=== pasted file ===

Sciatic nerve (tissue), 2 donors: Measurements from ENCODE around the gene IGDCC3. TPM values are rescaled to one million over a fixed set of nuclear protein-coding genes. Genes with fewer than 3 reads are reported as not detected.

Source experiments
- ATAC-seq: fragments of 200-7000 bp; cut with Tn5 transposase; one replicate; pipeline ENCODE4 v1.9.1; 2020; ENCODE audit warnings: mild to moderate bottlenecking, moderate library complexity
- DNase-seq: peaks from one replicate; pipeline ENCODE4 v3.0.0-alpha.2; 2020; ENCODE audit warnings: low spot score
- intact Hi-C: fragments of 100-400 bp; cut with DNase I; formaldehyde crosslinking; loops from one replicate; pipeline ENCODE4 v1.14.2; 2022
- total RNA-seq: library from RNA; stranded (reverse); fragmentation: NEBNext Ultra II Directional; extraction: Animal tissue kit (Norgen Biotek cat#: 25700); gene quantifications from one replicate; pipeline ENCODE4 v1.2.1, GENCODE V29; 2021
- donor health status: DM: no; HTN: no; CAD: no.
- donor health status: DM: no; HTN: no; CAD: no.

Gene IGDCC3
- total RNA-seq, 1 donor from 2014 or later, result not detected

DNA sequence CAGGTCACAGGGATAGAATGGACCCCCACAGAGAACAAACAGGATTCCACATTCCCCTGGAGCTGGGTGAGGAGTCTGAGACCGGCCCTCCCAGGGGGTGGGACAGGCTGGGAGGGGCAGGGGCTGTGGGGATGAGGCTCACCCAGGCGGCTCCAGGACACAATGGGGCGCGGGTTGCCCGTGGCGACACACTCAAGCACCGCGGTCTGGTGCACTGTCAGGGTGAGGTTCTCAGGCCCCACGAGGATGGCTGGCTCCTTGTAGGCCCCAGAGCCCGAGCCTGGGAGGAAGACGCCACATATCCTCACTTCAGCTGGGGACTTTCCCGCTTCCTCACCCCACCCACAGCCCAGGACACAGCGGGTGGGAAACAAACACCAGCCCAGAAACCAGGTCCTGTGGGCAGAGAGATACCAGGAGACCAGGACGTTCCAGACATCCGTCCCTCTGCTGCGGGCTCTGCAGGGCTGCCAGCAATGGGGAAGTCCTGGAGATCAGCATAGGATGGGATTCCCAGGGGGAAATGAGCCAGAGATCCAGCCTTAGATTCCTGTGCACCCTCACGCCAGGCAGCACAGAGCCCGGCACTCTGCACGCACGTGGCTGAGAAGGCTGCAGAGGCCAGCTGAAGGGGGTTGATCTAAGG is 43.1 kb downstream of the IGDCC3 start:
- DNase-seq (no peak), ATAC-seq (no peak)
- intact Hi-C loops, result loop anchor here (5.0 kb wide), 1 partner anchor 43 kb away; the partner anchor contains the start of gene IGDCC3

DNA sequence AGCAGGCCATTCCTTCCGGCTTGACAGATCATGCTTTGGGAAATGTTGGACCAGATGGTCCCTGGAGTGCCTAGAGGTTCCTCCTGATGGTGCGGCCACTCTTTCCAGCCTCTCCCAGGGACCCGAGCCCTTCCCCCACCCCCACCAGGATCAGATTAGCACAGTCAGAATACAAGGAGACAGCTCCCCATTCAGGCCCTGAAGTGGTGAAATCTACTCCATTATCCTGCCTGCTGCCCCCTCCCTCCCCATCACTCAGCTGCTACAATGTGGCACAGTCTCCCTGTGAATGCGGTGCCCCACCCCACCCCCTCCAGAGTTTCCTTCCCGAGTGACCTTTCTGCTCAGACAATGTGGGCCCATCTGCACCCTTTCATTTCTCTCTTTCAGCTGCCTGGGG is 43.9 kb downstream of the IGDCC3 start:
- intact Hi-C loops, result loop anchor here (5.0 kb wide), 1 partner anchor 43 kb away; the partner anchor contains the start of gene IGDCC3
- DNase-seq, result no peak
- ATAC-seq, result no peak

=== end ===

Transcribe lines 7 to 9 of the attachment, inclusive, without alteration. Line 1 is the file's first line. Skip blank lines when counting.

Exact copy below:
- donor health status: DM: no; HTN: no; CAD: no.
- donor health status: DM: no; HTN: no; CAD: no.

Gene IGDCC3